Solicitors’ accounts can be a minefield. Solicitors have enough on their plate without the additional stress of trying to remember and apply all the Solicitors Accounts Rules (SARS) that exist, and so for this task, they may well rely on their Legal Cashiers. In this article, we attempt to outline the top 7 tips that all solicitors should know when it comes to Legal Accounts.

1. Purchase invoices/counsel / expense receipts must be retained for VAT purposes.
It doesn’t matter what the amount is, any expenses need to be supported with a receipt. If a vat inspection took place this information needs to be produced.

2. Outstanding bills with money in client account – need a weekly report.
SARS states that monies in client accounts, relating to payment of bills need to be transferred 14 days from receipt. If these are left for more than 14 days you will be in breach of SARS. So solicitors do need to be on top of their books, to be able to ensure that the relevant postings are made in good time.

3. Balance in client account must be returned it to the client.
It is important the balance is not billed to clear all funds. Any balance must be returned to the client regardless of the amount. For small amounts for example, anything under £1.00, then it’s best to return that in the form of stamps as you often find that many people won’t cash small value cheques, and so you are left with lots of unreconciled cheques waiting to be cleared in the bank. Many solicitors have small balances going back many years. As an exercise, it might just be worth trying to contact these past clients and returning their funds to them. It will simplify matters, and who knows, they may need your services again – you could be contacting them at the right time.

4. Use the office account when you want to draw a cheque against uncleared funds.
You actually don’t have to sit and wait for funds to clear… if you get the authority from a practise partner, then you can draw a cheque against uncleared funds. On the one hand, this can save you time in your practice, but you need to be aware, because if the cheque is returned as unpaid you are in breach of SARS. Drawing funds, which ultimately turn out to not exist will result in an overdrawn client account. This is not allowed, because it means you’ve used client A’s fund to support the activity of Client B. Client B needs his own money. Overall, the best way to avoid any of the above is to have your unpaids go through the office account.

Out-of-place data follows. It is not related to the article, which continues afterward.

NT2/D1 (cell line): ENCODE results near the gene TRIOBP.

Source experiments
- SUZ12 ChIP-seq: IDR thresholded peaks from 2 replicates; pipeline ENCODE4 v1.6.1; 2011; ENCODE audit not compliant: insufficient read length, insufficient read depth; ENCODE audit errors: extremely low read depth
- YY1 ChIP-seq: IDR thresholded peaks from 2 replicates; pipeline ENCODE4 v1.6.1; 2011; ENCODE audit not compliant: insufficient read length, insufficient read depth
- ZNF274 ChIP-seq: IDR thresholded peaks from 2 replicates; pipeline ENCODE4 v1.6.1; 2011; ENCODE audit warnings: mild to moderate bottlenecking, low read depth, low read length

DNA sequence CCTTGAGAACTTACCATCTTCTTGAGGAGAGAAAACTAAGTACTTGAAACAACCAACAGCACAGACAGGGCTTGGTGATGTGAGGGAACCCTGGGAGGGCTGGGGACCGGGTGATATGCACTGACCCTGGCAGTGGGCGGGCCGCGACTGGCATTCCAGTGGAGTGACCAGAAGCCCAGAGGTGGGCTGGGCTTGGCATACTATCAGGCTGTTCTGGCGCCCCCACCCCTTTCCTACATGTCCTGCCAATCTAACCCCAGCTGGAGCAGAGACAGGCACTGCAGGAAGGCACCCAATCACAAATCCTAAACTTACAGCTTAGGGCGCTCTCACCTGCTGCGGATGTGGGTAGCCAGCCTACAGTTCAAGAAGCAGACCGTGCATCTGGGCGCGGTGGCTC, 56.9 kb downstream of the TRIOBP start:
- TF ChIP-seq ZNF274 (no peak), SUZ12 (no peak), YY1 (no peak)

5. Have a process for sending funds back to the client.

This is similar to tip 3, but it’s slightly deeper. Despite many solicitors ‘knowing’ that they really ought to return clients funds to the client, very few actually get around to it. Failing to do this results in cumbersome books, and you don’t want this. What you need is a process for sending funds back to the client – particularly when the cheque has not been cashed. You can’t just close these accounts, if they have uncleared cheques sitting there. Nor can you just keep the money. You need to show that you have attempted to return the funds more than once. Failing this, then the solicitor needs to make an arrangement to send the funds to the Law Society. They have a Benevolent Fund, and they make the decision whether it will go to the charity or whether you can keep it. If it’s for under £50.00 then it can normally go to a charity of your choice e.g. The MS Society. But what you cannot do is send the client a bill for it. Some solicitors do it, but it is wrong.

6. Cheques drawn should be sent to the client immediately.
Large cheques drawn and not banked after two weeks should be queried. If you haven’t sent it out, it should be returned to cancel with possible interest added to the cheque. Solicitors have been known to draw cheques and sit on them while they benefit from the interest. This is wrong.

7. Documentation for yearly audit must be retained and filed in date order.
Paying in books, bank statements and bank reconciliation’s signed by partner, are items that the auditor needs to refer to, to perform the yearly audit. Ideally, archive the records, and keep them for 6-year minimum in case an Inland Revenue enquiry arises.

Author's Bio: 

Lisa Newton, an award winning entrepreneur formed Boogles Ltd in 2004.
Lisa is an Ambassador for the Girls Make Your Mark Campaign – which encourages more women and young people to be more enterprising, a member of The Institute of Certified Bookkeepers (ICB) and The Association of Accounting Technicians (AAT). Lisa has a first class honours degree in Accounting with Marketing and a Masters
in Investment Management.

Boogles is primarily a bookkeeping company and is being franchised throughout the UK. It aims to help small businesses, solicitors and grant-funded organisations to keep good records. The company currently looks after a host of small businesses, charities, not for profit bodies and sole traders.